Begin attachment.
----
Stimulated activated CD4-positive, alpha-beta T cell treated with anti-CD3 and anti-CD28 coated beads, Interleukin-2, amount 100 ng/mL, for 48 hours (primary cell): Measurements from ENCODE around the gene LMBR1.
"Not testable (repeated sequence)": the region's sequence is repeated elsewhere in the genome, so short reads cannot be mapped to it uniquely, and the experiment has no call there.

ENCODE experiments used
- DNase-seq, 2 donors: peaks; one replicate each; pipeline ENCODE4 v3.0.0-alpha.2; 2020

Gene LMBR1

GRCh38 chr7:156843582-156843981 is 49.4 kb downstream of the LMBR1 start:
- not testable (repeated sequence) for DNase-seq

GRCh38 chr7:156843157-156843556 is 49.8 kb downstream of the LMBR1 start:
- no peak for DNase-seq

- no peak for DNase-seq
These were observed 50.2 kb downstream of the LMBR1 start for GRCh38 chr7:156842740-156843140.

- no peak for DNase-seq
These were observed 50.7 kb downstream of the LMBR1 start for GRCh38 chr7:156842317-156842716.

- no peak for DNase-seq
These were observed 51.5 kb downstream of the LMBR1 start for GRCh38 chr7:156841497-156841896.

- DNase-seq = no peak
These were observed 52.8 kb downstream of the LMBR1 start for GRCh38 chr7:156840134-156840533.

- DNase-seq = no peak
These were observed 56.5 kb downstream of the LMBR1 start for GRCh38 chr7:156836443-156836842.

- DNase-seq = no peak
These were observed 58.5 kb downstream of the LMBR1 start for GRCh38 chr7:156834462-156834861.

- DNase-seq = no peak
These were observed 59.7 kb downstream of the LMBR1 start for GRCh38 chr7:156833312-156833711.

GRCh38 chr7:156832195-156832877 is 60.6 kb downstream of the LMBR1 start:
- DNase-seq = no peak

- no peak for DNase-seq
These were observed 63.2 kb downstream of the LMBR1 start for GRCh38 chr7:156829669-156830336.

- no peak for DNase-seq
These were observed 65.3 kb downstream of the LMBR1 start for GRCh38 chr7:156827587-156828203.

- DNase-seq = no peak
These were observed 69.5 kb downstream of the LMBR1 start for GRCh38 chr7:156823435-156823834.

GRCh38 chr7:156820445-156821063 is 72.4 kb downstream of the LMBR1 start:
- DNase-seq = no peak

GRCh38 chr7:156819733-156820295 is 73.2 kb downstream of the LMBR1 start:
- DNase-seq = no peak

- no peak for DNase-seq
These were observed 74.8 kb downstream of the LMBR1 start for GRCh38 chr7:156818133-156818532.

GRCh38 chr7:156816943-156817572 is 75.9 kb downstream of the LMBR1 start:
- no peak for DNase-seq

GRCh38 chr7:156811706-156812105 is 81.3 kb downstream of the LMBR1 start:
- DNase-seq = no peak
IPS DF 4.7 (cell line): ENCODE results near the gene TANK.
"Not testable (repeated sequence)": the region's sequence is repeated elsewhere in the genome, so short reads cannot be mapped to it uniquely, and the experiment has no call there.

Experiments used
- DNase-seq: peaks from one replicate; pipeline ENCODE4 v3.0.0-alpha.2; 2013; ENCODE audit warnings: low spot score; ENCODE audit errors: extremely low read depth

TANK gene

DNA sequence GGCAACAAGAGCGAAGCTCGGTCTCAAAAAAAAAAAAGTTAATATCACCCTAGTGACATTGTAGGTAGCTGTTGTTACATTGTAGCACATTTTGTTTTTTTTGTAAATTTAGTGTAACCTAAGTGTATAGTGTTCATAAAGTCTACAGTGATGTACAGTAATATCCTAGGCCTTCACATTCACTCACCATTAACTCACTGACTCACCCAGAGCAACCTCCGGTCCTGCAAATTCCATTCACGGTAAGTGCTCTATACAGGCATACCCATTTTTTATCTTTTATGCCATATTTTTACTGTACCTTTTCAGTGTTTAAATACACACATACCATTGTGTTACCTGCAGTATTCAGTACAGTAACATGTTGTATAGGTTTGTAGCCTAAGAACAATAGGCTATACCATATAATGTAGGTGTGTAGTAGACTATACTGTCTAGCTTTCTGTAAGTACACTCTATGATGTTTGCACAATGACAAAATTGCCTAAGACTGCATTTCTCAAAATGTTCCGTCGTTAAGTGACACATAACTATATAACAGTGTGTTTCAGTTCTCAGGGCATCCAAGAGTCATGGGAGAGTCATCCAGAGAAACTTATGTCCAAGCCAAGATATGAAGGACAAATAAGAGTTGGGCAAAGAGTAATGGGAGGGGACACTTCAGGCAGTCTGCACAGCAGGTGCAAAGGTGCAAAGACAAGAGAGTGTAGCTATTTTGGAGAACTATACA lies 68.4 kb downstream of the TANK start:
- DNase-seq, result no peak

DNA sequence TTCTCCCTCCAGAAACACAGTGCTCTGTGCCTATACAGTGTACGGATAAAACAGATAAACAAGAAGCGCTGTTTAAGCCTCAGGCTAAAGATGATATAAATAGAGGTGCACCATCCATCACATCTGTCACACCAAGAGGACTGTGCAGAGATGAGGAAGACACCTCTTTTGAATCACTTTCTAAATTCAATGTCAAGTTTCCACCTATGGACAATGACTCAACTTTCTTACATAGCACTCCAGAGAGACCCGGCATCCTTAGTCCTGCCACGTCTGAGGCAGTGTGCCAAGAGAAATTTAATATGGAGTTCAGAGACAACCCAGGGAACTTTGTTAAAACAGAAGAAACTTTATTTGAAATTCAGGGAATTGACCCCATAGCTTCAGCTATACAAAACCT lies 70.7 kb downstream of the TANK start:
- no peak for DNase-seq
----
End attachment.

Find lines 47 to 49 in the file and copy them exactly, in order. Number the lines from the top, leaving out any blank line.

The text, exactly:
DNA sequence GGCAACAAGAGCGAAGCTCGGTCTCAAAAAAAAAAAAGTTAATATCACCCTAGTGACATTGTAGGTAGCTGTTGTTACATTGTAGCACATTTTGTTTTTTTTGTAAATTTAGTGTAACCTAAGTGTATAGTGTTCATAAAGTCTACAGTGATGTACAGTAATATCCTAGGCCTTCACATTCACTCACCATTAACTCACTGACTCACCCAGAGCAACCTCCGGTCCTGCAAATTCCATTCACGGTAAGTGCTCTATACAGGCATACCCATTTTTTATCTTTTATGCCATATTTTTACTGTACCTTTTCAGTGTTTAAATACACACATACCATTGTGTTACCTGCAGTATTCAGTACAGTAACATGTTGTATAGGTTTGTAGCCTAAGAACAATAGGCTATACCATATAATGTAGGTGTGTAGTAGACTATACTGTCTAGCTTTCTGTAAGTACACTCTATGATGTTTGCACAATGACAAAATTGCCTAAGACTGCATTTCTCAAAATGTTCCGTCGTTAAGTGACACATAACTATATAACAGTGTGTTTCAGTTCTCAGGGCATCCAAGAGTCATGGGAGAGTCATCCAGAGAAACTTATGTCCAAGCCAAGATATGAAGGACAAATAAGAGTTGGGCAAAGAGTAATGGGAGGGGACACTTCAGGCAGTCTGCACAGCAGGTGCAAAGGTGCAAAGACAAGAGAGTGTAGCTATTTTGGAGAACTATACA lies 68.4 kb downstream of the TANK start:
- DNase-seq, result no peak

DNA sequence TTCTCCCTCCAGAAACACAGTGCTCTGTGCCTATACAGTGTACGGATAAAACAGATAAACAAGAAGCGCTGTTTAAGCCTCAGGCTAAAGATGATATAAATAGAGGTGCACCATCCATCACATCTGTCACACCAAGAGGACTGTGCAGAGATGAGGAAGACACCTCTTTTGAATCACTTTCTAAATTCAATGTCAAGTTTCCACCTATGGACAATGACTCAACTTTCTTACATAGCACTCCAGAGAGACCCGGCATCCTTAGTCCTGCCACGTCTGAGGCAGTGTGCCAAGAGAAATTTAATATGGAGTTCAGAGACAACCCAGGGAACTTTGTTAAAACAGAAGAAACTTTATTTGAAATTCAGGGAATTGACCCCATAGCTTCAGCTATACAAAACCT lies 70.7 kb downstream of the TANK start: